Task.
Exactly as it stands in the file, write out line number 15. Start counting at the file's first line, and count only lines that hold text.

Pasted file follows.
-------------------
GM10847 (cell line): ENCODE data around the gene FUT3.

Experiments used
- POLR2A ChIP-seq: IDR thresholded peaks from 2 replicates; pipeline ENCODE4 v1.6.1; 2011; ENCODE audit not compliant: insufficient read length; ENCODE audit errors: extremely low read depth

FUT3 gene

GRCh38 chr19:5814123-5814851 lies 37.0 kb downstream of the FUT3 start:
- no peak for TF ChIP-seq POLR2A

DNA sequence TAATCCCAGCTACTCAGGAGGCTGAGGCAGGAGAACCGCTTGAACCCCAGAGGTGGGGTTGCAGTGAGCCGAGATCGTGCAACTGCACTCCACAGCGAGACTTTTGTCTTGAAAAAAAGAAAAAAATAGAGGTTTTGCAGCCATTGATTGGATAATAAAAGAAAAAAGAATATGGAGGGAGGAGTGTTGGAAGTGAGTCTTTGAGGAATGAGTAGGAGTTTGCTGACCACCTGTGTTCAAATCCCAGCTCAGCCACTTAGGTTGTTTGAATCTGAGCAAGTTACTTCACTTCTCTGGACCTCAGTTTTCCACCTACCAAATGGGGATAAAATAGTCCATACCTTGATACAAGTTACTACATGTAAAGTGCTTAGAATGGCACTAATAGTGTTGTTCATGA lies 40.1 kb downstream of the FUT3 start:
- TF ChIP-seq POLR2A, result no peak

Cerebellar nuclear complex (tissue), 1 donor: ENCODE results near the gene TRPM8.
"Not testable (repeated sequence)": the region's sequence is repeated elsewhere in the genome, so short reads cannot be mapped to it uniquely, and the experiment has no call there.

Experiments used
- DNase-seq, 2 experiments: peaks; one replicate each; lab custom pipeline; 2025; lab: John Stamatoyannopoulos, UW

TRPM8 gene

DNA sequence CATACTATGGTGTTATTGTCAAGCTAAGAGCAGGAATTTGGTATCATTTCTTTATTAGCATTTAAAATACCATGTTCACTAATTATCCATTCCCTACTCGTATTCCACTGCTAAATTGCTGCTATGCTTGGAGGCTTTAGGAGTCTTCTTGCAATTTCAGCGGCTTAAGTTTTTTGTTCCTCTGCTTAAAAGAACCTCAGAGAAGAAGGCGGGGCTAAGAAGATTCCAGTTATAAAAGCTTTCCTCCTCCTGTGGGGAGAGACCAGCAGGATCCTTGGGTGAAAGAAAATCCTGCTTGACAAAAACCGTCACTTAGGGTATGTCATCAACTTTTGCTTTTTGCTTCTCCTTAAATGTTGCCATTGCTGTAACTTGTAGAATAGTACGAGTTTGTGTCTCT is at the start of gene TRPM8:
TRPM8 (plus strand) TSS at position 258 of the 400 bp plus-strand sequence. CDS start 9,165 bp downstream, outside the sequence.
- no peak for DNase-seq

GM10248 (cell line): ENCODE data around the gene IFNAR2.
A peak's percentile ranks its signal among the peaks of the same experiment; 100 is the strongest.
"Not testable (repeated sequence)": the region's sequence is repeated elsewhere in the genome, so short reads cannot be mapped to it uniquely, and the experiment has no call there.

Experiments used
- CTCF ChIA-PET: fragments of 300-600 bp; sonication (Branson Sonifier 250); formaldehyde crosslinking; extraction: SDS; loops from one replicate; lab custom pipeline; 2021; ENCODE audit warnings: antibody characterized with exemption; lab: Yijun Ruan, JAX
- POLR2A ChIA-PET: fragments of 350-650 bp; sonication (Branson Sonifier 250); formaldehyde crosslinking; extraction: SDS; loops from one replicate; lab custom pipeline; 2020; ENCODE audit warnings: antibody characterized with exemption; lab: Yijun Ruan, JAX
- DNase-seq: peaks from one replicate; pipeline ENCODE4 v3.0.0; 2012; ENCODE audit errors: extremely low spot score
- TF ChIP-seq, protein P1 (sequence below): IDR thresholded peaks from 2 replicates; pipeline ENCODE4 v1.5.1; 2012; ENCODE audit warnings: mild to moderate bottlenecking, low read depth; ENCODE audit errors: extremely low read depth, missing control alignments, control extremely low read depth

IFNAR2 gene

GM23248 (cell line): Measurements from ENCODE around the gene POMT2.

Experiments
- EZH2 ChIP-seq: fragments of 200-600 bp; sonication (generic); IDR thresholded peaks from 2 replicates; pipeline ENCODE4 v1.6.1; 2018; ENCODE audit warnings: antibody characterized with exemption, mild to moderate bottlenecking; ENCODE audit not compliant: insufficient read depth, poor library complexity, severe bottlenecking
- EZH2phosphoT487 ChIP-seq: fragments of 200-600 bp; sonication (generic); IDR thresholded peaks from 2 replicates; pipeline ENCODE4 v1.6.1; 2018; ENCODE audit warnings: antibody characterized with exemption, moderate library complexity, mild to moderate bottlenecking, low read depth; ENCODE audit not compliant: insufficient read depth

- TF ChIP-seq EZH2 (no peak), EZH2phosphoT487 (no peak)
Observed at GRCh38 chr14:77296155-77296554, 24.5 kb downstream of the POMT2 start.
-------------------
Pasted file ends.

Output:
TRPM8 (plus strand) TSS at position 258 of the 400 bp plus-strand sequence. CDS start 9,165 bp downstream, outside the sequence.